As this campaign goes on I’m getting less time to blog. I spent yesterday’s blog time doing the podcast for Michael Greenwell
trying to keep up with Carolyne Leckie, William Duguid and Andrew Tickell and now I’m preparing material for Thursday nights’ Yes meeting in Stirling with Pat Kane and fielding requests for other public meetings from Skye to Selkirk to East Kilbride.
I thought when Yes launched that Blair Jenkins would do all the work and I could just sit here and slaver. Now I’m rushed of my feet. And me a pensioner, too…I think I’ve had enough of all this grassroots, people-led nonsense where citizens who should know better are going round the houses asking folk how they’re going to vote. It’s not meant to be like this in canny-be-bothered Scotland. We’re supposed to wave the enthusiasts off into the dark and head for the pub via the chippy and top up the lard and alcohol reserves. At this rate some of us are threatened with a lack of obesity. There are fine traditions at stake here and nursing a belly burkha is one of them. A straining fabric cover-all for the swelly belly is the mark of a true Scotsman. Too much canvassing – AND deliberately being nice to strangers – is putting all that in jeopardy.
The trouble I see is that it is more natural for us to be pessimistic and to say Naw that to be inspired, smile and trill Yes. We are not just a thrawn nation, we are a Naw nation. And the Unionists even got that wrong. Instead of trying half-heartedly to sound upbeat (fixed smile) with Better Together they should have read the national psyche and gone for regional variations with NO (in Bearsden and Morningside), Naw (Glasgow and the West) Nut (Borders) and Nope, Non and Nada (for guests).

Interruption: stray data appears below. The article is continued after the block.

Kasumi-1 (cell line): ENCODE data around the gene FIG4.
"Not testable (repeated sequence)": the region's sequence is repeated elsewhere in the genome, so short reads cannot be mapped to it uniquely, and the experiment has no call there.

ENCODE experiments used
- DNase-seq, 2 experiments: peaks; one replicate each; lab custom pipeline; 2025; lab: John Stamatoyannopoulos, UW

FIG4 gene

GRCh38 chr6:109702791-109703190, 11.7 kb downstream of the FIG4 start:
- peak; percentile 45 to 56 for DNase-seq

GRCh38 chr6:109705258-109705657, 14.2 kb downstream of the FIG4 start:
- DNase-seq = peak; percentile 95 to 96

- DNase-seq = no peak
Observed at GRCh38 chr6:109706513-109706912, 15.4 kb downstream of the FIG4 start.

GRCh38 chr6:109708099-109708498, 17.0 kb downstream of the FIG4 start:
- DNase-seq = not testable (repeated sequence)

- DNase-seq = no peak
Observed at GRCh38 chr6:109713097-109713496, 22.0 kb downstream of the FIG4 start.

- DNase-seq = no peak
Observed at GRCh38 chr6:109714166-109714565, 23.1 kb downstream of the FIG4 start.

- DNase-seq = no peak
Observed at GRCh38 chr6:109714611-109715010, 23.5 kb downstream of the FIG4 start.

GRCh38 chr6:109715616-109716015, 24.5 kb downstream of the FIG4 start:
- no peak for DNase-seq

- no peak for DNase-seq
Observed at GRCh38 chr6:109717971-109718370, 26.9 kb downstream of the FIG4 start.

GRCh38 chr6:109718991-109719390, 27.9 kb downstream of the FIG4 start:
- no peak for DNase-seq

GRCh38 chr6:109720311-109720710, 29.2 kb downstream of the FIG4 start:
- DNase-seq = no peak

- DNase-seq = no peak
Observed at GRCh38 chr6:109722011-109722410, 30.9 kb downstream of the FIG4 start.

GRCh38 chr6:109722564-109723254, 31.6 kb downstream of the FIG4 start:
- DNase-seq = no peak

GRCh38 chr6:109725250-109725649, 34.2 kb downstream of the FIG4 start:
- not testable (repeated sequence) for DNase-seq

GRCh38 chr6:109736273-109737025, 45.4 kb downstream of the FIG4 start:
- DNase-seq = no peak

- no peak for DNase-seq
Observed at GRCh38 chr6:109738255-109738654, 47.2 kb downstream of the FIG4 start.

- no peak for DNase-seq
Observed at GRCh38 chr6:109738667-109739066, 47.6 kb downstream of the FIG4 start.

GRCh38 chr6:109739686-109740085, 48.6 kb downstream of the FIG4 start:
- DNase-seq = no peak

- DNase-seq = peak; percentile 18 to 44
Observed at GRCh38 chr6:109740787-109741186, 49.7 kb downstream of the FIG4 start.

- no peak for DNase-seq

I’m also working hard at keeping in check my natural Nat rage which is increasingly finely honed and which explodes in an empty house when I shout at the radio instead of the microwave – which answers back. If I set it a task, it pings three times and if I don’t open the door immediately it waits about 30 seconds, then pings again, as if it’s saying: come on, hurry up, open the door…I usually shout something like: I’m busy for chrissakes…
I’m learning to bite my tongue though at BBC items which seem to me to accept without question anything that comes from British and/or corporate sources as the obvious and rightful position we must all adopt. I’ve written before about the Britishness that seeps through the corporation and much of it is, frankly, unthinking. It is a mindset. It’s one reason why Standard Life and the other money monkeys are treated with ingratiating respect, because we have been conditioned to think they are more important, somehow superior and powerful because they handle somebody else’s money. Big business people are revered, aren’t they? Nobody asks how they got their money and how they fix things to keep making it. I seem to remember one of our great entrepreneurs saying he got started by selling trainers to stores when he didn’t have any to sell. He got the order first and ran off to a supplier. Another famous multi millionaire of your acquaintance (oh yes, he is) told me he was part of a cartel of steel-makers who met every now again to fix the price of metal. When the price fell too low to affect profits, the big manufacturers get together and all put up the price by 5 per cent. (Under EU rules, that’s illegal).